Assuming the Best in Marriage

Assuming the worst

Has your spouse ever assumed the worst of you? Have you ever assumed the worst of your spouse? Hardly a marriage escapes this happening at some point, but rarely do spouses choose to reverse the trend of negative assumptions and replace them with assuming the best.

When we assume the worst our minds are driven by fear, anger, confusion, and pride. We make dark judgments about our mate’s intentions and motives. As a result, our minds begin to conjure up scenarios about their underlying aim. Anger, hurt, and misunderstanding can well up in our heart and mind. We distance ourselves emotionally.  Sometimes we may even accuse our spouse of things that aren’t at all what they were meaning to project. Ultimately, loneliness can get anchored in our marriage because there are now two lonely, well-intentioned but misunderstood people.

So how can we break free from the trap of assumptions? Here are four things you can begin today to build your marriages with right thinking:

1) Release your right to question motives

The Bible is clear that “motives are weighed by the Lord.” (Proverbs 16:2). When we assume we know and understand our spouse’s intentions, we create a scenario in which they have already lost.  We lose as well because our misunderstanding leads to a misinformed reaction that perpetuates the hurt and distance with our spouse.

2) Consider the alternatives

Look at the situation from your spouse’s perspective. What might your spouse be facing, feeling, thinking? Are they under stress at work? How are the dynamics with their extended family? Are they simply expressing habits that they’ve formed over the years verses doing things to specifically spite you?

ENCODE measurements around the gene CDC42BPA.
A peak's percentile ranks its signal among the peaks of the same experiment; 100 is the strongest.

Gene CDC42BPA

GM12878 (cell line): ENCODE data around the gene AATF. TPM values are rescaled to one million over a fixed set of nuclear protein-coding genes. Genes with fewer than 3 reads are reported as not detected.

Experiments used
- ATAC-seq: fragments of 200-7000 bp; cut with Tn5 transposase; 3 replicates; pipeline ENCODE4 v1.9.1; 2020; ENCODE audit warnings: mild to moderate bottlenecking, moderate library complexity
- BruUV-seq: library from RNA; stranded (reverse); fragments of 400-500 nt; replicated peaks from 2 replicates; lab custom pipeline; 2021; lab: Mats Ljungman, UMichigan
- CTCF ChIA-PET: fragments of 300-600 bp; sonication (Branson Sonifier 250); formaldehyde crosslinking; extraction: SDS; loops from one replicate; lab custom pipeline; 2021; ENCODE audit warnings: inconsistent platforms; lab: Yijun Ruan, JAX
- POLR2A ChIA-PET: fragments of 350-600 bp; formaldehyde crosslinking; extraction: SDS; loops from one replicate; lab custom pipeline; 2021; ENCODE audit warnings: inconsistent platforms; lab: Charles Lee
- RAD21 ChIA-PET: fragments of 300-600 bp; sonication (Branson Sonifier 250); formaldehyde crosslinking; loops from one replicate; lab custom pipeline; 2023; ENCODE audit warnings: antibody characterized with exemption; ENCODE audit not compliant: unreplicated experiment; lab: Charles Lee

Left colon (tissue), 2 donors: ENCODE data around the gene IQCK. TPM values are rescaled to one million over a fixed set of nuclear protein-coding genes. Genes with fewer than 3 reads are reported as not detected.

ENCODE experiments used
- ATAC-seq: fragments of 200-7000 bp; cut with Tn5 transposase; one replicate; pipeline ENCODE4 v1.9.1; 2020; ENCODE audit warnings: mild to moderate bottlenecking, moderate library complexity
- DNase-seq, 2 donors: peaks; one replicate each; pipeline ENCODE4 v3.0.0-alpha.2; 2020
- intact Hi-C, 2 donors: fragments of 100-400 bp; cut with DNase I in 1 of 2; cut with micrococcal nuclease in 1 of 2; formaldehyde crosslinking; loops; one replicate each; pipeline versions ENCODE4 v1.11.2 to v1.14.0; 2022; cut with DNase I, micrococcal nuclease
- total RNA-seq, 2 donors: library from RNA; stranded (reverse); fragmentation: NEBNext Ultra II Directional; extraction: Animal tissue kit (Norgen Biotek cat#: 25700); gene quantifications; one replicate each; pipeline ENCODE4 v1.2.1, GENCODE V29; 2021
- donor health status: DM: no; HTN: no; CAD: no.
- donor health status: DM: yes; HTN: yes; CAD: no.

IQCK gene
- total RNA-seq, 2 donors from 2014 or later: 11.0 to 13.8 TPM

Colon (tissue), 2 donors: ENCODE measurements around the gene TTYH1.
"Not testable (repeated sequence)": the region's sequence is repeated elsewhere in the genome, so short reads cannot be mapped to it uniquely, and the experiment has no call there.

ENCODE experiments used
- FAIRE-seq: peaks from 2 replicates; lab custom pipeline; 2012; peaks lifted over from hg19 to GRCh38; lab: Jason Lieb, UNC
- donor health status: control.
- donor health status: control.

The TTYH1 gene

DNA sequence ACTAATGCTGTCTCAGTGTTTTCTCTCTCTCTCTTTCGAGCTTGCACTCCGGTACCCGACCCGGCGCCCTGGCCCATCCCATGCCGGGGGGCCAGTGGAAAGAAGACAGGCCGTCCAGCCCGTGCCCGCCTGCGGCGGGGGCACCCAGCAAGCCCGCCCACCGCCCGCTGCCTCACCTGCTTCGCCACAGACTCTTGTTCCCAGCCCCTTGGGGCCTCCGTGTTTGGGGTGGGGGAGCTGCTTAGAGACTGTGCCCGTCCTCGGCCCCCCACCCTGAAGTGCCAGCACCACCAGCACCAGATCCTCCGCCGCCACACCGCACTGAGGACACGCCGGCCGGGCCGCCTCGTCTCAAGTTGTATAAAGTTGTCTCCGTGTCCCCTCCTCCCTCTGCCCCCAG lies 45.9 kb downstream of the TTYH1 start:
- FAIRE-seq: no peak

3) Listen to understand

To avoid false accusations, ask questions to get at the heart of the matter. A couple of good lead-in statements to learn someone’s thinking include:

“Help me understand….” This phrase communicates that you are the listener and your spouse is empowered to teach. It can set the stage for a healthy dialogue.

“When that happened, I felt….” No one can legitimately argue with your feelings because they are yours! This allows you to express how you were impacted without assigning blame and thus escalating the tension and division.

4) Verbalize the best

Make it a daily habit to tell your spouse things that you appreciate about who they are. Focus on character qualities such as: their work ethic, love for family, humility, drive, passion, intelligence, tenderness, mercy, etc. As you communicate these things, you will begin to think about your spouse with your mind permeated with the positive instead of the negative.

What have you done to retrain your mind so you are assuming and thinking the best of your spouse? Start today with these four steps and build your marriage!

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